This is Fred Ball for Zions Bank, speaking on business.
The life story of Merit Medical CEO, Fred Lampropoulos, reads like a dime novel of the early 1900s. His father moved the family to Salt Lake City in 1964 with nary a penny in his pocket. Fred remembers spending the first few nights after the move sleeping in the car because the family had nowhere to go — no friends, no relatives, and certainly not a house.
Fred started Merit Medical, along with co-founder Kent Stanger, in 1987. Fred had worked previously as a stock broker, and then as CEO of Utah Medical. He thought carefully about choosing the name of his new company. He hoped that it would be a description of its services and products.
Recently, Merit Medical was ranked by Fortune Magazine's list of America's 100 Fastest Growing Small Companies and Business Week's 100 Hot Growth Companies. Perhaps even more commendable is the fact that Merit was the only company in Utah to make either list. In a similar ranking, Forbes magazine ranked Merit number 53 out of 200 Best Small Companies in America.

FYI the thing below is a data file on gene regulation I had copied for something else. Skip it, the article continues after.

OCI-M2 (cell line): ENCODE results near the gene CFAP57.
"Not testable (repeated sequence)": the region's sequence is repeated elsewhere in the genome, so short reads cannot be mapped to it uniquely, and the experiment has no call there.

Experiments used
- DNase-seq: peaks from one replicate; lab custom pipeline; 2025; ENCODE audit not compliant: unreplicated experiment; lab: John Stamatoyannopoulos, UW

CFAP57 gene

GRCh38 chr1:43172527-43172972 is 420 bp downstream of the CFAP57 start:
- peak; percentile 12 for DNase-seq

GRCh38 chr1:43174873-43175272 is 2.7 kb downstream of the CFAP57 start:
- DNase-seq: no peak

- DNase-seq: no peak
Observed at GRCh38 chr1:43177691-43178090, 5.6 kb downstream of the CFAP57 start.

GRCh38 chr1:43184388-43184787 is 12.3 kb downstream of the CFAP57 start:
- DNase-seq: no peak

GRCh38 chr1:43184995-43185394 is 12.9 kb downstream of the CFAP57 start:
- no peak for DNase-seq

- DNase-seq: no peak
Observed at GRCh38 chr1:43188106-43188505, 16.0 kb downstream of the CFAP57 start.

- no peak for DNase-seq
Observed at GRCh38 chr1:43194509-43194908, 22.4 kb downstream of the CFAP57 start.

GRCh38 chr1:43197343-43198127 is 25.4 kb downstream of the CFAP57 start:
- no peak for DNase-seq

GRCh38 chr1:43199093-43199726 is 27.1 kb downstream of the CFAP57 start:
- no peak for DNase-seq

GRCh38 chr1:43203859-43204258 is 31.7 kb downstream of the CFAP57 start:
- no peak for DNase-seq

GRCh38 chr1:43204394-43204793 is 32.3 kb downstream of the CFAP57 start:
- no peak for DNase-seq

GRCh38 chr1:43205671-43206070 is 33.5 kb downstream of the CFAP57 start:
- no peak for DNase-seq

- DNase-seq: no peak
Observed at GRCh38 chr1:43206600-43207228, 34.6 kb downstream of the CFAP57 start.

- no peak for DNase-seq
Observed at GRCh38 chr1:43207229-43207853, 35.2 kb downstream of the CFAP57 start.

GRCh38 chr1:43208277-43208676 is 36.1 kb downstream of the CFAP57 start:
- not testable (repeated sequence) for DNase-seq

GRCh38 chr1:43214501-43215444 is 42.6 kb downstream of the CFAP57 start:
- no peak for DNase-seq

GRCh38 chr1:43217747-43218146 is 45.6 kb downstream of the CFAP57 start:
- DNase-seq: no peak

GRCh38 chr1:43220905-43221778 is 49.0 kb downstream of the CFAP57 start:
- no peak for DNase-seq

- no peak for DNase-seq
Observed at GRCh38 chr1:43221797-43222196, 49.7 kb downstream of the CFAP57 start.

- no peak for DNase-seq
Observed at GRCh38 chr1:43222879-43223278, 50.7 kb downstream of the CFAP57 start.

Merit Medical manufactures and markets medical devices used mainly in the cardiovascular and vascular realms of medicine. Fred has invented many of the company's devices himself. In fact, he is responsible for nearly 100 U.S. patented inventions, the ideas for which came to Fred while talking with customers, "finding out," he said, "what their problems were, and how I could help them." Just this year Fred was awarded the Governor's Medal for Science and Technology.
Today Merit Medical has locations in South Jordan, Texas and as far away as Galway, Ireland and employs more than 1200 people. Additionally, Merit owns a semi-conductor company in Santa Clara, Calif., a business, says Fred, that Merit hopes to relocate to South Jordan sometime in the near future.
For Zions Bank, I'm Fred Ball. I'm speaking on business.